'Little Brother' and What Orwell Got Wrong - Cory Doctorow





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Published on Jun 7, 2010

Complete video at: http://fora.tv/2010/05/18/Cory_Doctor...

Boing Boing co-editor and sci-fi author Cory Doctorow explains the idea behind his novel Little Brother, which he describes as "related" to George Orwell's 1984 in that both explore similar themes of technology and control. Although Doctorow argues that Orwell may have underestimated the ability of technology to empower individuals, he warns that future technologies may allow governments more control over their citizens -- and parents more control over their children -- than ever before.


Millions of people play multiplayer online games, battling to win virtual "gold," jewels, and precious artifacts. Meanwhile, others seek to exploit this vast shadow economy, running electronic sweatshops in the world's poorest countries, where "gold farmers," harvest virtual treasure for their employers to sell to First World gamers who spend real money to skip to higher levels.

In rural India, Mala's leadership skills in virtual combat have earned her the title of "General Robotwalla." In Shenzen, Matthew is building his own successful gold-farming team. Leonard lives in Southern California but spends his nights fighting virtual battles alongside his buddies in Asia. They will all become entangled with Big Sister Nor, who will build them into a movement that can challenge the status quo.

The forces arrayed against them are willing to use any means to protect their power -- including blackmail, extortion, infiltration, violence, and even murder. To survive, Big Sister's people must outthink the system. This will lead them to devise a plan to crash the economy of every virtual world at once -- a scheme that ends up being the most fun game of all. - Books Inc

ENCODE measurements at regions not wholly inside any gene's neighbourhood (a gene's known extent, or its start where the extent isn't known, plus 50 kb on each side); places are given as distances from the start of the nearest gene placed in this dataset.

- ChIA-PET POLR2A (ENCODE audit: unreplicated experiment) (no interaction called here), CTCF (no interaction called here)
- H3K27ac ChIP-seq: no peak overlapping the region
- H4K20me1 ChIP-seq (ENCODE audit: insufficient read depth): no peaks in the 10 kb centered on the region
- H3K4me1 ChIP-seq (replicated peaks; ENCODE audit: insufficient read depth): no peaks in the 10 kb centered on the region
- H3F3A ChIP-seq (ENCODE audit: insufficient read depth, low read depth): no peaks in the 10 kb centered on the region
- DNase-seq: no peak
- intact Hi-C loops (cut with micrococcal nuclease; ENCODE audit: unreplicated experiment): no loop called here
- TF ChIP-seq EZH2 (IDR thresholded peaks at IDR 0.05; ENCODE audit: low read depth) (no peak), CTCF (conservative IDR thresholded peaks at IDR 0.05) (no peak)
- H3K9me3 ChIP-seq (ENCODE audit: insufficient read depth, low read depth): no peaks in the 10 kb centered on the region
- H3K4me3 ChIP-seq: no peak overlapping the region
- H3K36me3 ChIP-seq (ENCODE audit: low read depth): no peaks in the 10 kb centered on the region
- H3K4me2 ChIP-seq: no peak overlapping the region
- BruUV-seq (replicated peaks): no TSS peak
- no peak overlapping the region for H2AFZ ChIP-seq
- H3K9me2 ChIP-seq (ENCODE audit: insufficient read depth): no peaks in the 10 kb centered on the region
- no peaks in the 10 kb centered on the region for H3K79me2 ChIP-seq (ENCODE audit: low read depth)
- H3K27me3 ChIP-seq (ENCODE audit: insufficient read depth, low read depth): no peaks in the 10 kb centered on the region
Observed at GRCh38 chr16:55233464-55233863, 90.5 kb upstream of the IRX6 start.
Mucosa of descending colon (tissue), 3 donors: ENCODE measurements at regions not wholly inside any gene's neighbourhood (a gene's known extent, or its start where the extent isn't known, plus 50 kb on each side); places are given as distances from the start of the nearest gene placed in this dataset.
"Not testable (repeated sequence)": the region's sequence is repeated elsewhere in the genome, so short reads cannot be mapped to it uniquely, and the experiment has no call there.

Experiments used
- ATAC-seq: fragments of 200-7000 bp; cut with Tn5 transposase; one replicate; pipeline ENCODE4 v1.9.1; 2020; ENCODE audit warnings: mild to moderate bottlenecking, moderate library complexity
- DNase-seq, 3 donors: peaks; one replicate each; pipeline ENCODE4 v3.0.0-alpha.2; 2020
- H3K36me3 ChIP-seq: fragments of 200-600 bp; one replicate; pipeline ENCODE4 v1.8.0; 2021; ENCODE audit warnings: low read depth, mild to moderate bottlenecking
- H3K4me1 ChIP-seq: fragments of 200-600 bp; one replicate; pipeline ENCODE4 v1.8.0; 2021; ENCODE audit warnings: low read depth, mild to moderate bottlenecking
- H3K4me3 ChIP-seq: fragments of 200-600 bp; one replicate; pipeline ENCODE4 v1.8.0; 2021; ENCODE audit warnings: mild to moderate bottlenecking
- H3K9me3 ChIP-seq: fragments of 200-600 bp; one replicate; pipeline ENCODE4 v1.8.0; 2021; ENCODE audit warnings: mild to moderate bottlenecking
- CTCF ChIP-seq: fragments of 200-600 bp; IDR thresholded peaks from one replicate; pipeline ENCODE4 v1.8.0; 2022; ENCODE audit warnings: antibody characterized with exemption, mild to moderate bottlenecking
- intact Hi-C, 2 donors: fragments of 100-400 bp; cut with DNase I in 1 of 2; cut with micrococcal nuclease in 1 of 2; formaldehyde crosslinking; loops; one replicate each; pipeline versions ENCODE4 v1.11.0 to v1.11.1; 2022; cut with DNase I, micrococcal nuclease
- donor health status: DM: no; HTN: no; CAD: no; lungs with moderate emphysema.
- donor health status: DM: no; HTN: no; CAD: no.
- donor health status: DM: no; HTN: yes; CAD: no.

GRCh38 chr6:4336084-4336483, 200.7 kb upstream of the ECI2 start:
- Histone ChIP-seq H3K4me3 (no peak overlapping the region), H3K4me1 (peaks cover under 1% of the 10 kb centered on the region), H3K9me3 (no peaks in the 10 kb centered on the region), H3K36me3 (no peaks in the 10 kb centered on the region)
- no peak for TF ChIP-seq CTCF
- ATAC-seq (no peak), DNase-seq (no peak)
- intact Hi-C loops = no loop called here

Cory Doctorow (craphound.com) is a science fiction novelist, blogger and technology activist. He is the co-editor of the popular weblog Boing Boing (boingboing.net), and a contributor to Wired, Popular Science, Make, the New York Times, and many other newspapers, magazines and websites. A visiting senior lecturer at the Open University, he was formerly Director of European Affairs for the Electronic Frontier Foundation (eff.org), a non-profit civil liberties group that defends freedom in technology law, policy, standards and treaties. In 2007, he served as the Fulbright Chair at the Annenberg Center for Public Diplomacy at the University of Southern California.

His novels are published by HarperCollins UK and simultaneously released on the Internet under Creative Commons licenses that encourage their re-use and sharing, a move that increases his sales by enlisting his readers to help promote his work. He has won the Locus and Sunburst Awards, and been nominated for the Hugo, Nebula and British Science Fiction Awards.


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